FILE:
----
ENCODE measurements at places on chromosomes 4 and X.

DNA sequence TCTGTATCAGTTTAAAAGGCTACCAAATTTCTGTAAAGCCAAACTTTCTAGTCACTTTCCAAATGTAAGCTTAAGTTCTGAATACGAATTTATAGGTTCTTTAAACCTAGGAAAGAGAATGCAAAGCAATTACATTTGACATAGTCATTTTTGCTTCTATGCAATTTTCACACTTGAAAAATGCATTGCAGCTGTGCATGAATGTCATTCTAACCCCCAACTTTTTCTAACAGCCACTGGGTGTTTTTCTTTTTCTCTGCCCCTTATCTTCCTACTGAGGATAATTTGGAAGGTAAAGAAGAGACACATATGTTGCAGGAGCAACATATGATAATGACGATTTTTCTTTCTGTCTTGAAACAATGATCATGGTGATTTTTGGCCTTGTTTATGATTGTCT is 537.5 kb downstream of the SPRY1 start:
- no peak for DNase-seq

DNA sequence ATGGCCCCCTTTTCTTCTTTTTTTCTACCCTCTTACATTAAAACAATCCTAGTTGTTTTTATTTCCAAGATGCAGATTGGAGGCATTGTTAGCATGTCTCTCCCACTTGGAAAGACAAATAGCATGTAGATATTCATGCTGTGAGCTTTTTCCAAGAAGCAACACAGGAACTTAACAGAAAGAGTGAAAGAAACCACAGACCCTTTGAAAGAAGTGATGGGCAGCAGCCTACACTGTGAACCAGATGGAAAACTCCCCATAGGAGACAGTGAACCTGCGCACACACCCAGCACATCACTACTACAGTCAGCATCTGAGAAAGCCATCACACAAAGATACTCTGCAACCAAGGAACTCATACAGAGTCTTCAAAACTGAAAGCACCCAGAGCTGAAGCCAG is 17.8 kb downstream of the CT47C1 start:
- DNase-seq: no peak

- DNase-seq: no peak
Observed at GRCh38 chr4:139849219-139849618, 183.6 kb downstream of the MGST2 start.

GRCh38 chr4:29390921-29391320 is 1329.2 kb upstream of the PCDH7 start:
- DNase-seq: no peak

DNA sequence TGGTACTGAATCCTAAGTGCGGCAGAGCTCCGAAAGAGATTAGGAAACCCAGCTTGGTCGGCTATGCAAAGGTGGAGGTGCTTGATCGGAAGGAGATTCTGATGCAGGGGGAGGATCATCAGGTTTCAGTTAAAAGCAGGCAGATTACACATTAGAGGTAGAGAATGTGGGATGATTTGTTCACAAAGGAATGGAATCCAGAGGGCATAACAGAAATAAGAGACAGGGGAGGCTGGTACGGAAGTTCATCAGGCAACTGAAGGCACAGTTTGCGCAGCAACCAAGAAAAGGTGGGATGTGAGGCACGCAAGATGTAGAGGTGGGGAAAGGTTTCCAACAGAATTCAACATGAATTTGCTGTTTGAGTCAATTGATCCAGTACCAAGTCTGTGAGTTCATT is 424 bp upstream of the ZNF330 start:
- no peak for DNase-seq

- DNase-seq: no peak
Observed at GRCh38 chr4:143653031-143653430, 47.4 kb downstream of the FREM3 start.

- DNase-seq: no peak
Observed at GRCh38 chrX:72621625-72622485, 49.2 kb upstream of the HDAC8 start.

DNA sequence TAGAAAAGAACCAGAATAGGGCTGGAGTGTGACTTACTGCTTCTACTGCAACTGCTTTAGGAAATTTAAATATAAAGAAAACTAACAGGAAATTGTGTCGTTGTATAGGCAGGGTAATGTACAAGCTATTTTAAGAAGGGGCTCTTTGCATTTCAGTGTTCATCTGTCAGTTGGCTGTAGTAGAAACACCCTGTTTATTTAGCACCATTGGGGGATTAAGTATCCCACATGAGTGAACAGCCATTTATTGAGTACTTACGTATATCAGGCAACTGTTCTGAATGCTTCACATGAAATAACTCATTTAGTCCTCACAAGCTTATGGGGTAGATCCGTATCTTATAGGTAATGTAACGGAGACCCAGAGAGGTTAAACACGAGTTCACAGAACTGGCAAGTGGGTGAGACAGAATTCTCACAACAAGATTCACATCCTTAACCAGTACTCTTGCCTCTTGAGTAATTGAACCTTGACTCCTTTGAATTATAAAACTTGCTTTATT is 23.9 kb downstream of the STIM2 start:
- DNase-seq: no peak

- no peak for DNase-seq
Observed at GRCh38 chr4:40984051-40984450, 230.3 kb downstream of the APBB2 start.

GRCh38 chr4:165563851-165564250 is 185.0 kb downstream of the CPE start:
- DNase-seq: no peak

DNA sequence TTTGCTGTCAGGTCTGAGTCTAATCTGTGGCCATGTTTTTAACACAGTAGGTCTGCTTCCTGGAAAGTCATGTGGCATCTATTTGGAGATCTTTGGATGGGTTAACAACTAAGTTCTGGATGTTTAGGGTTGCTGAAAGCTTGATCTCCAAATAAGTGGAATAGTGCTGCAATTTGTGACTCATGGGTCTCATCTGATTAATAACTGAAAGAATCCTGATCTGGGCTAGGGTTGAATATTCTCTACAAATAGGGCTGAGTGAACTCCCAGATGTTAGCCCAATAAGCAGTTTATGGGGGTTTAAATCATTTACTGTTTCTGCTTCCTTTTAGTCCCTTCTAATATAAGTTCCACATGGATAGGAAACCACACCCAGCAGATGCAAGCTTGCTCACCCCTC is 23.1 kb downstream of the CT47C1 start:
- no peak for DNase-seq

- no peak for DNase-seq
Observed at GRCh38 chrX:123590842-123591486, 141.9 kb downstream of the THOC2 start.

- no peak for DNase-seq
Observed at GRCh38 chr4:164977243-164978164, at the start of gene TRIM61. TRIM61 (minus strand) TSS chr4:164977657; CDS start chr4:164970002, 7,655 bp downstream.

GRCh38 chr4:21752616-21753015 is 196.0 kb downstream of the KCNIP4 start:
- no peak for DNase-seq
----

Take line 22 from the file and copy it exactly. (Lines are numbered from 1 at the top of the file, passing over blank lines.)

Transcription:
DNA sequence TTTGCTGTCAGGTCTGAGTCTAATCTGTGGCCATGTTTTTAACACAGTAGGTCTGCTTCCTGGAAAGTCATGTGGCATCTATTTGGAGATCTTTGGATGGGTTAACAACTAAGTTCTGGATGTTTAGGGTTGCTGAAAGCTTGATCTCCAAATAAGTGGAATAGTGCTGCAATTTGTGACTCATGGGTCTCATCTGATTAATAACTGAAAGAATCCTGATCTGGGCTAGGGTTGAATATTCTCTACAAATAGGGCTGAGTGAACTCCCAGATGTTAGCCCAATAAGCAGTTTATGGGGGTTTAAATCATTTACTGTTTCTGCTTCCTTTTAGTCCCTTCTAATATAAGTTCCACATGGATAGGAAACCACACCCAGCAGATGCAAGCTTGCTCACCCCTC is 23.1 kb downstream of the CT47C1 start: